We are ready to make a recording of a sound played by the EMU8000. Push the Start button, move immediately to Vienna and play a note with the virtual keyboard. You can see the level indicators swing everytime you hit the key. The recording takes quite a lot disk space. If you record with above mentioned settings, you need 44 kB for every second of sound. This makes 440 kB for ten seconds and 2.64 MB for a full minute of sound. Wave Studio is capable of use the disk. So there should be a sufficient diskspace for the recordings. The recording can be stopped by pushing the Stop button in the 'Recording...' window. Now you can view and edit the recorded sound.

In Wave Studio, the recorded sound can be examined and edited in many ways and with high accuracy. Lets assume that have recorded the same violin sound we've already used. It looks the same than in the picture we saw earlier. In Wave Studio you can zoom the view in and out vertically, i.e. in time domain. You can examine a small portion of it, only a few milliseconds, or the entire sample at once. Units can be expressed in milliseconds, samples or bytes.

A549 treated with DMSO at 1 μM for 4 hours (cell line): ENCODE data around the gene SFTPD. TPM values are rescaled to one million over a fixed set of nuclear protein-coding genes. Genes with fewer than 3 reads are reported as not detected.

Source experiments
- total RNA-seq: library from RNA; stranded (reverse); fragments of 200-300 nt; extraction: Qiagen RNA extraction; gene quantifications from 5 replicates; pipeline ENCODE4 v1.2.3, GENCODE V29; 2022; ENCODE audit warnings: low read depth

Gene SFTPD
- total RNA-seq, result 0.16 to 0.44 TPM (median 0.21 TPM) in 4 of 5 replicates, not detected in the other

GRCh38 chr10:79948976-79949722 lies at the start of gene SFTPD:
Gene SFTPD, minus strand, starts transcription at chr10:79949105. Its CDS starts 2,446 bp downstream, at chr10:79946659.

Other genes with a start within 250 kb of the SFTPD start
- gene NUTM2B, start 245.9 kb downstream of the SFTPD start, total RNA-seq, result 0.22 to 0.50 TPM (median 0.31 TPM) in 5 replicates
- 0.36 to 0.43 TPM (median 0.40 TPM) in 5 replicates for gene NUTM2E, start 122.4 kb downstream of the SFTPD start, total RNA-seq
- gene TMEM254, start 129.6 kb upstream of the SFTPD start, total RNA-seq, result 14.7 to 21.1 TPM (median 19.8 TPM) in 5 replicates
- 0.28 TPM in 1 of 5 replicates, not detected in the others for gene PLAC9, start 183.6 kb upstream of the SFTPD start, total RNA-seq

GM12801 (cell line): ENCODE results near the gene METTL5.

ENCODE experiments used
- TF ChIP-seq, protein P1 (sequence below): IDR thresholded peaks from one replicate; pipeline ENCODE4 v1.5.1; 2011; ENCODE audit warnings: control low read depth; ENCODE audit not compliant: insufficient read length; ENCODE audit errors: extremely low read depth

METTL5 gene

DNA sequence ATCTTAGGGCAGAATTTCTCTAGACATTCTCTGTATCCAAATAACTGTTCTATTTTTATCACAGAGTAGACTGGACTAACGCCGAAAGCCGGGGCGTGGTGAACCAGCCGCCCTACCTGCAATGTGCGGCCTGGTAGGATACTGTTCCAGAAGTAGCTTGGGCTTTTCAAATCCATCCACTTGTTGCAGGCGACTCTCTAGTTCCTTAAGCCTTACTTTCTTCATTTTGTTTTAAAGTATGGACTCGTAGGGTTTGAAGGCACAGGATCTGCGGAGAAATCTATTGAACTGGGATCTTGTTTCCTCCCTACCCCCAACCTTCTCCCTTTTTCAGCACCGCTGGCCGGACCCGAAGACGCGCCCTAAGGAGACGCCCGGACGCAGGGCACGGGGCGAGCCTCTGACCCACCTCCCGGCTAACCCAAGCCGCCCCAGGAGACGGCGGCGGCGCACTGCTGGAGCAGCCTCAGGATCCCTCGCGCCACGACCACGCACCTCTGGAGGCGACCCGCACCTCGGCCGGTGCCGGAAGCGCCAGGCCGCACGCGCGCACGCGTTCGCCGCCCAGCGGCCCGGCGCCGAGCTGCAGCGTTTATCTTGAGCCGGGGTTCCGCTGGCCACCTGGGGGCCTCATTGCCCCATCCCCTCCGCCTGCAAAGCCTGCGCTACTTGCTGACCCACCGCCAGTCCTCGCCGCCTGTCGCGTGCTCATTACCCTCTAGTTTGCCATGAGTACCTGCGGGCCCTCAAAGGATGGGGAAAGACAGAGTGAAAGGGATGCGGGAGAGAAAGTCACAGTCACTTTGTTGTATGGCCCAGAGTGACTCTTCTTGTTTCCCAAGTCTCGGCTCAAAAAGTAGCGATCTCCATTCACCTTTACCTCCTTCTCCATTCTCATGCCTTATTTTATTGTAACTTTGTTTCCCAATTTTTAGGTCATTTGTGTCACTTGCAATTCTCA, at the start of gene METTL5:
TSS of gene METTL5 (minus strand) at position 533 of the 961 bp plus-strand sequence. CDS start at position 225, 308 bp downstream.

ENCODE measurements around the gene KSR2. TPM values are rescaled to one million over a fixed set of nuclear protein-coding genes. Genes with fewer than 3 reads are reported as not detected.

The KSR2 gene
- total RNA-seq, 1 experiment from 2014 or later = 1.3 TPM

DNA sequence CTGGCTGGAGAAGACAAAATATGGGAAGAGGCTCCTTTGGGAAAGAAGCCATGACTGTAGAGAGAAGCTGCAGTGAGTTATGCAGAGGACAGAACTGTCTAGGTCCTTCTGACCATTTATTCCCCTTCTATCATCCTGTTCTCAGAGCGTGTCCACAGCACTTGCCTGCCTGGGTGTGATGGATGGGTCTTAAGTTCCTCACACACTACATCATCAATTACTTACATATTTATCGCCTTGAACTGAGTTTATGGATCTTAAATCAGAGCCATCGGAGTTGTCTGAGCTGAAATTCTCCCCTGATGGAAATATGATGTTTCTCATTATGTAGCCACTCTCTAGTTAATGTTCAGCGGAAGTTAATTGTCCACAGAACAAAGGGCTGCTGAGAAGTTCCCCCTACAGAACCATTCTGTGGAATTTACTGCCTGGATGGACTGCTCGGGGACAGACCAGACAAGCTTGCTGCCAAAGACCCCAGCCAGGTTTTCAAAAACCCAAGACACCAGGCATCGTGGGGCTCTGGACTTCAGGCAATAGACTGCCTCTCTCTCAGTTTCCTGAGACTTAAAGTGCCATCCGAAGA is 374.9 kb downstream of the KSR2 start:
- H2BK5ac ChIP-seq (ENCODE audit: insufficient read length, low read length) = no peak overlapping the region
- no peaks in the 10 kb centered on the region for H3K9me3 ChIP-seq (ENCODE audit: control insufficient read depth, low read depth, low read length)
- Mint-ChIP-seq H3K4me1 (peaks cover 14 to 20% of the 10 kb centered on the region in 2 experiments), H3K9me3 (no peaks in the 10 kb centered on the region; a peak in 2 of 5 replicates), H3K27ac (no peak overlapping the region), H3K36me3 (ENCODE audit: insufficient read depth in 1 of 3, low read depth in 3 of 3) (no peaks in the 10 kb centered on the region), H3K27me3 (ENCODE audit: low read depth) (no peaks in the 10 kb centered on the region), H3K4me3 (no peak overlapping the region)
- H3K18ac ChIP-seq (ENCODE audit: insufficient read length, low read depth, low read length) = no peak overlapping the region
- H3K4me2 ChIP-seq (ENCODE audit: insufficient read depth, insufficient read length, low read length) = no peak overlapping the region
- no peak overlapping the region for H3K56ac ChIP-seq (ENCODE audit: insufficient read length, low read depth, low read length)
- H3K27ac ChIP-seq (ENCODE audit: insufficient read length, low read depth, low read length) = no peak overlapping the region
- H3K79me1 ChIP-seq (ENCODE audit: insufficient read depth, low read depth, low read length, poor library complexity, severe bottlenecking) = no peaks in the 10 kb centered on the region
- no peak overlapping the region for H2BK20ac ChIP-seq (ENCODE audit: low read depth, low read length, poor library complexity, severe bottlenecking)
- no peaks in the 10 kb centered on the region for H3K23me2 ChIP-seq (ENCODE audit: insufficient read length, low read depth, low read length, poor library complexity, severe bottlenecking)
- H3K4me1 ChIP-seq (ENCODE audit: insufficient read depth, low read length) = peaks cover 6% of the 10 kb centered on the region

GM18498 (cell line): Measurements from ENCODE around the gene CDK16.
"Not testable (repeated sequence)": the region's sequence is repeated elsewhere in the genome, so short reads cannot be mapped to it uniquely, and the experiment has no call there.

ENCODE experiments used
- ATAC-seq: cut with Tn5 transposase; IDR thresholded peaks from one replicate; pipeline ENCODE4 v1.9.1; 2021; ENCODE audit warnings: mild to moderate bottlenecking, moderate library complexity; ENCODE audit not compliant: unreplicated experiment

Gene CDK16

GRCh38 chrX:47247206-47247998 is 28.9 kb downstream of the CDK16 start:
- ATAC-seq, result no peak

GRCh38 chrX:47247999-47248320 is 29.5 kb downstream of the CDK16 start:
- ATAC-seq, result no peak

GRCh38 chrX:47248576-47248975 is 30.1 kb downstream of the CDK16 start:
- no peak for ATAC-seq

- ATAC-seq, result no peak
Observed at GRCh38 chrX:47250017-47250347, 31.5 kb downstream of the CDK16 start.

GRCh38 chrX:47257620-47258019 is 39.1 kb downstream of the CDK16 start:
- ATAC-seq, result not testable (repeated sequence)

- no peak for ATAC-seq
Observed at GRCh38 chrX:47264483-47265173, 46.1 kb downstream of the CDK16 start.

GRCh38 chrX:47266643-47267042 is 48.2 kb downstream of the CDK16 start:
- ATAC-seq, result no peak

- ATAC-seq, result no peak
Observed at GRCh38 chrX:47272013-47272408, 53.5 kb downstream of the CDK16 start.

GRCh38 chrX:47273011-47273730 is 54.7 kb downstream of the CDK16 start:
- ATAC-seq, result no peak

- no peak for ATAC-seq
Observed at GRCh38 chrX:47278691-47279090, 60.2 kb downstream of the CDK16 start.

In the picture above we see a typical Wave Studio view. It shows the recorded violin sound played from middle c. The first of the three small white rectangles on the right side of the toolbar is used to set the wave cursor (i.e. the point in the sound we are at a particular moment). The units are set in this example to milliseconds. We can see that the cursor is at point which corresponds 152 milliseconds from the beginning of the sound. The next value is used to set the width of the selection area (colored yellow). In example it is 30 milliseconds. If there's a selection, the cursor is always in the beginning of it. This way we get the whole length of the sound as 182 milliseconds. Earlier in our calculations we got 183 milliseconds. The difference is due to a rounding Wave Studio always makes downwards. The length is actually 182,9 milliseconds.